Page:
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Replace Infrastructure Wholesale?

May 6th, 2017
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Things used to be a lot cheaper to build than they are now. There are a lot of contributing factors, but a big one is that we already have a lot of things, and new things have to work around the existing ones. For example, the early subways were built with cut-and-cover, where you dig up a road and then cover it up. These days people generally bore tunnels instead. Why? Because it's much less disruptive. With cut-and-cover, not only do you lose the use of the road while you're putting in the tunnel, you also have to figure out what to do about all the other underground infrastructure in your way. There's water, sewer, gas, electric, cable, and you can't just dig through them. While cut-and-cover is much cheaper if there isn't existing infrastructure, at this point there are a lot of things under our streets.

Here's Marohn of Strong Towns writing about Lafayette LA:

When we added up the replacement cost of all of the city's infrastructure—an expense we would anticipate them cumulatively experiencing roughly once a generation—it came to $32 billion. When we added up the entire tax base of the city, all of the private wealth sustained by that infrastructure, it came to just $16 billion. This is fatal.

This is the same problem: building things for the first time is much cheaper than rebuilding them while they're in use.

Can we replace infrastructure wholesale?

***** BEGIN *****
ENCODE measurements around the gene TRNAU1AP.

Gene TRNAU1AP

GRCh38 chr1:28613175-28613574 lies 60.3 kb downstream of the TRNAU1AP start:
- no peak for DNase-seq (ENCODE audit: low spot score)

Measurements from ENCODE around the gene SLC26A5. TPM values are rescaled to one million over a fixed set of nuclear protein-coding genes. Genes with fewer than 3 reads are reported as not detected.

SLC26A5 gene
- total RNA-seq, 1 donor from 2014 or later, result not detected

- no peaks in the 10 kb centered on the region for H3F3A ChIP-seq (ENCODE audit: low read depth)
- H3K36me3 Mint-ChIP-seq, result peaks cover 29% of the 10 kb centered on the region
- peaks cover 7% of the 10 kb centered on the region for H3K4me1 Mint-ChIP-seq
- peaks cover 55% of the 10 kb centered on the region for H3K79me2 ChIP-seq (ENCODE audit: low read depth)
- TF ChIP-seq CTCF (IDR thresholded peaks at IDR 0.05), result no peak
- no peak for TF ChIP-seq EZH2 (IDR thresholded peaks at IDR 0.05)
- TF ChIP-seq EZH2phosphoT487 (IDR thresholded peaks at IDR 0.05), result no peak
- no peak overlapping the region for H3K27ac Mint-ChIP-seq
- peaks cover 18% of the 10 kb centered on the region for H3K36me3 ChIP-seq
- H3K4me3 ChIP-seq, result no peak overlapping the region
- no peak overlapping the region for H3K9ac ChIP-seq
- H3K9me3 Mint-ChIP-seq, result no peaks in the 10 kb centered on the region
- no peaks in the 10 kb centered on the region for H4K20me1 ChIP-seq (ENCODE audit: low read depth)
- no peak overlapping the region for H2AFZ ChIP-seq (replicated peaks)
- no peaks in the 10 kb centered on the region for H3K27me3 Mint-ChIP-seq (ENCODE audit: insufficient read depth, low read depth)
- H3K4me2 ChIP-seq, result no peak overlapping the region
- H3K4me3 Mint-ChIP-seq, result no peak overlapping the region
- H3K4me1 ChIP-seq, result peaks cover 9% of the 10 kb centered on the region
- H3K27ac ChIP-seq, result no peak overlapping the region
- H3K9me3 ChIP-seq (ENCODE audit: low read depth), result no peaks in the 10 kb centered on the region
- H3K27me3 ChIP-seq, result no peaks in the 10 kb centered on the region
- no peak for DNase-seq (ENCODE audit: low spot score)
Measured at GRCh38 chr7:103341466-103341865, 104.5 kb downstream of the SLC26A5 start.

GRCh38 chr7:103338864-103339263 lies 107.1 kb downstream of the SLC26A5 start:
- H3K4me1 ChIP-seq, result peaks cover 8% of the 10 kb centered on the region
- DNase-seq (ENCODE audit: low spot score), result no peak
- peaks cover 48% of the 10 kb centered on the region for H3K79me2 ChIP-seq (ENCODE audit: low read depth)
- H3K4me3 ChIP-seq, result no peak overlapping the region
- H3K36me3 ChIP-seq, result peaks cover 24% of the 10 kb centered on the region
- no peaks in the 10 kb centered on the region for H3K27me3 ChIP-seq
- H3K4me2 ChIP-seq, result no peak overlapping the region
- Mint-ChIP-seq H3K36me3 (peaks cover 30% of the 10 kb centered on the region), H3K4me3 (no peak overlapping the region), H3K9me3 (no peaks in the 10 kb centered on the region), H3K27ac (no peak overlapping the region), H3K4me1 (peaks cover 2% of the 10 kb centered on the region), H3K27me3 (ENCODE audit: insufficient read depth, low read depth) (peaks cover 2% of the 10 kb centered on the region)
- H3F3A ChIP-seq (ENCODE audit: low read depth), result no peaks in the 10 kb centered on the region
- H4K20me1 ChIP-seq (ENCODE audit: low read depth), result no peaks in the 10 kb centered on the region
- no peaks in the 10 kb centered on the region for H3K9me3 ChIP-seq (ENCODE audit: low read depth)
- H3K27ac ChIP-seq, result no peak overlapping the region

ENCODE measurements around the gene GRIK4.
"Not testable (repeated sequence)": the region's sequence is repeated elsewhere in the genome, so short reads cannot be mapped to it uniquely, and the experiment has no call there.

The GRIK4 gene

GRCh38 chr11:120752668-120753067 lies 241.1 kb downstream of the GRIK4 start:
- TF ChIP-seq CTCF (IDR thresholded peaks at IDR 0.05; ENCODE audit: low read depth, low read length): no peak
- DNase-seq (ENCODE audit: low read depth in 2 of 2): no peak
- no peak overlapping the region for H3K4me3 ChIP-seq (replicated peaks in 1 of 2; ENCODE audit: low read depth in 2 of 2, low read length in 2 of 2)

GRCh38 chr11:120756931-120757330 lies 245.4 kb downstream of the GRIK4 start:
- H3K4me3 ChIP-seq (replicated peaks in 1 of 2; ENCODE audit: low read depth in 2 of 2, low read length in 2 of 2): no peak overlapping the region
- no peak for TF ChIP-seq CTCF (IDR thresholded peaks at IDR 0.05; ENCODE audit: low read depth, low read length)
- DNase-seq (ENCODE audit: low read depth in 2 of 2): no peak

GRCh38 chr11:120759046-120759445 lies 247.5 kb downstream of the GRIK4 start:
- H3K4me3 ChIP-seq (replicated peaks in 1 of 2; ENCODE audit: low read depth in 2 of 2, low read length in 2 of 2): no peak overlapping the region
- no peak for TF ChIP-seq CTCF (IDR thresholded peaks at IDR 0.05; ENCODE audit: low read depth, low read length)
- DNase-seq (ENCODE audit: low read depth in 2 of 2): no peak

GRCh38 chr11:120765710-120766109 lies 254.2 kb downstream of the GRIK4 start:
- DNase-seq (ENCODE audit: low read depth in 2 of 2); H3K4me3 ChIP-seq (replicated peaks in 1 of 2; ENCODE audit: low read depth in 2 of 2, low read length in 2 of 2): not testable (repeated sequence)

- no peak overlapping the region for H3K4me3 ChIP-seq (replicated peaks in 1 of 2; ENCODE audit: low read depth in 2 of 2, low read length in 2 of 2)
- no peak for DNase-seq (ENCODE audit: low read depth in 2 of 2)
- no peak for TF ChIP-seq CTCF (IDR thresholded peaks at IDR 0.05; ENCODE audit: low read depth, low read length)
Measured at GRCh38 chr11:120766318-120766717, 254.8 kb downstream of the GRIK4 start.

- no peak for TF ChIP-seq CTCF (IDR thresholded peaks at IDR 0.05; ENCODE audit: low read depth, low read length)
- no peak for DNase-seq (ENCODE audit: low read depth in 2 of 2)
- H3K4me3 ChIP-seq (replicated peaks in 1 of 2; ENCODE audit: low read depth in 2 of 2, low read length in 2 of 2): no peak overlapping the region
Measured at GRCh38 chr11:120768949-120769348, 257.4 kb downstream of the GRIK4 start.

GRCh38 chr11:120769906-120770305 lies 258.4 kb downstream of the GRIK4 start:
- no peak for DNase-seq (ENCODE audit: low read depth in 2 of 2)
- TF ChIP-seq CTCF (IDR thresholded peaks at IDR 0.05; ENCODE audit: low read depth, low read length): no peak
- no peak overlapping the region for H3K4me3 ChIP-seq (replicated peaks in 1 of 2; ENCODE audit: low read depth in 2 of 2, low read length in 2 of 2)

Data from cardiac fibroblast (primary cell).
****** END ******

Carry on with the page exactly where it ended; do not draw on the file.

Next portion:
We take a small city, come in with a truly enormous amount of equipment and people, disconnect the existing water / gas / electric supplies, dig up the entire city, and put in new everything. Because we're replacing everything we don't have to care what's already under the street, which speeds things up enormously.

Run this on an incredibly short timeline, like a week. If you can dig up one block in a week then you an dig up all the blocks in a week. You just need a lot of labor and equipment.

What do the residents do? Give everyone $2,000 to go on vacation. You don't have to take a vacation, but you do have to leave. Compared to the overall cost of the project this is pretty small.

How do you have enough labor and equipment? You hire a lot of people, and go city-to-city. Maybe you do 20 cities a year.

It still makes sense to do maintenance, since some things will break much earlier than designed, but projects like "replace the water main" wouldn't make sense.

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